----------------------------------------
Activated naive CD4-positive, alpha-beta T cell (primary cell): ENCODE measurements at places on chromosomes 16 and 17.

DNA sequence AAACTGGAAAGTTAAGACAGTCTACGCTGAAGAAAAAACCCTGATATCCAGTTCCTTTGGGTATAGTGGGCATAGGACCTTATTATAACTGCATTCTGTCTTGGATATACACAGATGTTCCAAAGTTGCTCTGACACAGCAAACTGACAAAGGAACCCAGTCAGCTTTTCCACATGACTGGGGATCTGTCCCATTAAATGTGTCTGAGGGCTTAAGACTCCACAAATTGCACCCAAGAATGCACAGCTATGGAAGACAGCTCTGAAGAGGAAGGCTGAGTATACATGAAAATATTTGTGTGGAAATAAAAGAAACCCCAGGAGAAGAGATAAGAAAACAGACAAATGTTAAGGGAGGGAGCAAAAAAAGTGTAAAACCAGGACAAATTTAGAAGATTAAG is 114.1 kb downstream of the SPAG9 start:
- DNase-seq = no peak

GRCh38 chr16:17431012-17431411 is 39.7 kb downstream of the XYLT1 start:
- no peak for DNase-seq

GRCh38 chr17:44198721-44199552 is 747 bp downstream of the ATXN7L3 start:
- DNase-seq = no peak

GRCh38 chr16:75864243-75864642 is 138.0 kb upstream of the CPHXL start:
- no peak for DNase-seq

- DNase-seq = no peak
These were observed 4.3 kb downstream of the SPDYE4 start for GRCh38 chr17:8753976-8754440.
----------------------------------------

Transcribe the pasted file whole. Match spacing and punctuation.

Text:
Activated naive CD4-positive, alpha-beta T cell (primary cell): ENCODE measurements at places on chromosomes 16 and 17.

DNA sequence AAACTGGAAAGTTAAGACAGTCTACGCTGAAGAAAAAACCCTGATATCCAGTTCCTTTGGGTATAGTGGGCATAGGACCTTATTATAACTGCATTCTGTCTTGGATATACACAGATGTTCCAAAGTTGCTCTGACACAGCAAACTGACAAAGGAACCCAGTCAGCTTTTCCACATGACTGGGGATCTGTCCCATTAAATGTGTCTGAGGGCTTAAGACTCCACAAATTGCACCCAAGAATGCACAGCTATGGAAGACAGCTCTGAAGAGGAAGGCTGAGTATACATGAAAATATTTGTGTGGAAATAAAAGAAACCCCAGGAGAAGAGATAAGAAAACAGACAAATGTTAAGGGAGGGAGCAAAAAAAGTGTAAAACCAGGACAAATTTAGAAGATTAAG is 114.1 kb downstream of the SPAG9 start:
- DNase-seq = no peak

GRCh38 chr16:17431012-17431411 is 39.7 kb downstream of the XYLT1 start:
- no peak for DNase-seq

GRCh38 chr17:44198721-44199552 is 747 bp downstream of the ATXN7L3 start:
- DNase-seq = no peak

GRCh38 chr16:75864243-75864642 is 138.0 kb upstream of the CPHXL start:
- no peak for DNase-seq

- DNase-seq = no peak
These were observed 4.3 kb downstream of the SPDYE4 start for GRCh38 chr17:8753976-8754440.